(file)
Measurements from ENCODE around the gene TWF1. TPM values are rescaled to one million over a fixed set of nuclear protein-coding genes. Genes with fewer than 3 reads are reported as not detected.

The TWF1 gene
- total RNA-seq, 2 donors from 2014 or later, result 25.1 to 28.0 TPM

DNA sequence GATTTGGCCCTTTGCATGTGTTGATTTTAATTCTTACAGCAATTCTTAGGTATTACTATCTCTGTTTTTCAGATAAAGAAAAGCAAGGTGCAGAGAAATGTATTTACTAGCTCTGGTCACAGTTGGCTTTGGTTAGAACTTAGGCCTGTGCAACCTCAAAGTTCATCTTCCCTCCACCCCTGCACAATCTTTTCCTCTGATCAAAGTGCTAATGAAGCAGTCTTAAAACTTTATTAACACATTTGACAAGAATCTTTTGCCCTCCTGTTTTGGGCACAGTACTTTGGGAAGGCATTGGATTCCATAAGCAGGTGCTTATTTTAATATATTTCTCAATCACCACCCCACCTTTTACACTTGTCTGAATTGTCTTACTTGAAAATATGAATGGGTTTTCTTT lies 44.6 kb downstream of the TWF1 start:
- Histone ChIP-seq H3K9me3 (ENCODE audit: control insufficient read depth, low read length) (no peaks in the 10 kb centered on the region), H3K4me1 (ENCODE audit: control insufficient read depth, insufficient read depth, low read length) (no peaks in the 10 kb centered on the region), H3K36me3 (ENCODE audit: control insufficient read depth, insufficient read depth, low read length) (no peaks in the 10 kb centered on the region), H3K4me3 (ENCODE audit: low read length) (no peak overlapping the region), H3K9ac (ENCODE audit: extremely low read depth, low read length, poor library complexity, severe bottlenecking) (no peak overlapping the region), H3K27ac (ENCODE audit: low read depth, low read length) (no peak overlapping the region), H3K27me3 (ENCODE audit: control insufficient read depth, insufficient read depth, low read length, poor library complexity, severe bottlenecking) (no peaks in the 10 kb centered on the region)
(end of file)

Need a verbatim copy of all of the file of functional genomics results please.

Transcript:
Measurements from ENCODE around the gene TWF1. TPM values are rescaled to one million over a fixed set of nuclear protein-coding genes. Genes with fewer than 3 reads are reported as not detected.

The TWF1 gene
- total RNA-seq, 2 donors from 2014 or later, result 25.1 to 28.0 TPM

DNA sequence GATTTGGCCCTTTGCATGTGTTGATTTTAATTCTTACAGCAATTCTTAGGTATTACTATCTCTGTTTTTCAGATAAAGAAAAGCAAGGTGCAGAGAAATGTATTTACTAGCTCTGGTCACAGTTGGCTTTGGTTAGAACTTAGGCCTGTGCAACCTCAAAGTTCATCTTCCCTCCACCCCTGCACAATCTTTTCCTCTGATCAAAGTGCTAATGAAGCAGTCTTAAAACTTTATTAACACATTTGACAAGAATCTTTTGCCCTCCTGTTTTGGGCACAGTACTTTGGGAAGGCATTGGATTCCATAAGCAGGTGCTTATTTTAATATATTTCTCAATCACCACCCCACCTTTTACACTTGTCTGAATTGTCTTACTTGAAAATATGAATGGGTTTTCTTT lies 44.6 kb downstream of the TWF1 start:
- Histone ChIP-seq H3K9me3 (ENCODE audit: control insufficient read depth, low read length) (no peaks in the 10 kb centered on the region), H3K4me1 (ENCODE audit: control insufficient read depth, insufficient read depth, low read length) (no peaks in the 10 kb centered on the region), H3K36me3 (ENCODE audit: control insufficient read depth, insufficient read depth, low read length) (no peaks in the 10 kb centered on the region), H3K4me3 (ENCODE audit: low read length) (no peak overlapping the region), H3K9ac (ENCODE audit: extremely low read depth, low read length, poor library complexity, severe bottlenecking) (no peak overlapping the region), H3K27ac (ENCODE audit: low read depth, low read length) (no peak overlapping the region), H3K27me3 (ENCODE audit: control insufficient read depth, insufficient read depth, low read length, poor library complexity, severe bottlenecking) (no peaks in the 10 kb centered on the region)